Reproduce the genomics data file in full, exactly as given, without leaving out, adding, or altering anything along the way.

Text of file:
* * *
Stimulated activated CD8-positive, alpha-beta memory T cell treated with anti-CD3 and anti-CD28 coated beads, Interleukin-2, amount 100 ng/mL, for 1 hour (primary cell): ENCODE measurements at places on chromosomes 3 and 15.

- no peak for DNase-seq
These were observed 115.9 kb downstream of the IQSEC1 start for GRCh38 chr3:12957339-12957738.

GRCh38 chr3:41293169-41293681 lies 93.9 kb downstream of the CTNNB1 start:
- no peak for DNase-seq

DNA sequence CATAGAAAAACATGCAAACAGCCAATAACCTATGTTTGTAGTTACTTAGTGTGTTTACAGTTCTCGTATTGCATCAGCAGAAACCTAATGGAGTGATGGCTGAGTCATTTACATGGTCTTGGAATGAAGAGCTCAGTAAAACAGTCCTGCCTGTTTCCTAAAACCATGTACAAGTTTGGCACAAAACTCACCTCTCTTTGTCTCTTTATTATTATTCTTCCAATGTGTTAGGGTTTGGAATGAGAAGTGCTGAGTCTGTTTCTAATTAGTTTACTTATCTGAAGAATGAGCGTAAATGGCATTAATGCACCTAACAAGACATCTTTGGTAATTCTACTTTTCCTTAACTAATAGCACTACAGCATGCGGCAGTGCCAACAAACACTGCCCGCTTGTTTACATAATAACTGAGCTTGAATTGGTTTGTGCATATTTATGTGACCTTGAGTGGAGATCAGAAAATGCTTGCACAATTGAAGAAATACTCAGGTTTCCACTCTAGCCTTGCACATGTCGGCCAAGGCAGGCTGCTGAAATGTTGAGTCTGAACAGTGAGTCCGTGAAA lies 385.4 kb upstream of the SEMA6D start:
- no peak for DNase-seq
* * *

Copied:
Stimulated activated CD8-positive, alpha-beta memory T cell treated with anti-CD3 and anti-CD28 coated beads, Interleukin-2, amount 100 ng/mL, for 1 hour (primary cell): ENCODE measurements at places on chromosomes 3 and 15.

- no peak for DNase-seq
These were observed 115.9 kb downstream of the IQSEC1 start for GRCh38 chr3:12957339-12957738.

GRCh38 chr3:41293169-41293681 lies 93.9 kb downstream of the CTNNB1 start:
- no peak for DNase-seq

DNA sequence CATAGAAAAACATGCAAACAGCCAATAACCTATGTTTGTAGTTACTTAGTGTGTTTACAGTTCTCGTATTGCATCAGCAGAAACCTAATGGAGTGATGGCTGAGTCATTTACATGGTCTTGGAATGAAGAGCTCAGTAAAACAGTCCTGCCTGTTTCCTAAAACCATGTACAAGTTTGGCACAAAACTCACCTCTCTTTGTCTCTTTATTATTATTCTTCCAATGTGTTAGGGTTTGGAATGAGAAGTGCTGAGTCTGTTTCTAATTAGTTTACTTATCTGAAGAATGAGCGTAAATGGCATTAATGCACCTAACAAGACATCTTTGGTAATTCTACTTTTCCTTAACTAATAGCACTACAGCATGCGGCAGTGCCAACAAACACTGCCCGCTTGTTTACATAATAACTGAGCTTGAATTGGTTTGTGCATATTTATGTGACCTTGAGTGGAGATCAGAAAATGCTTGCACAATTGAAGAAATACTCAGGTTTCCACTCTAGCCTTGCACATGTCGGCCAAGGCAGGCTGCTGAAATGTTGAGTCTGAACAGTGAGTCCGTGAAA lies 385.4 kb upstream of the SEMA6D start:
- no peak for DNase-seq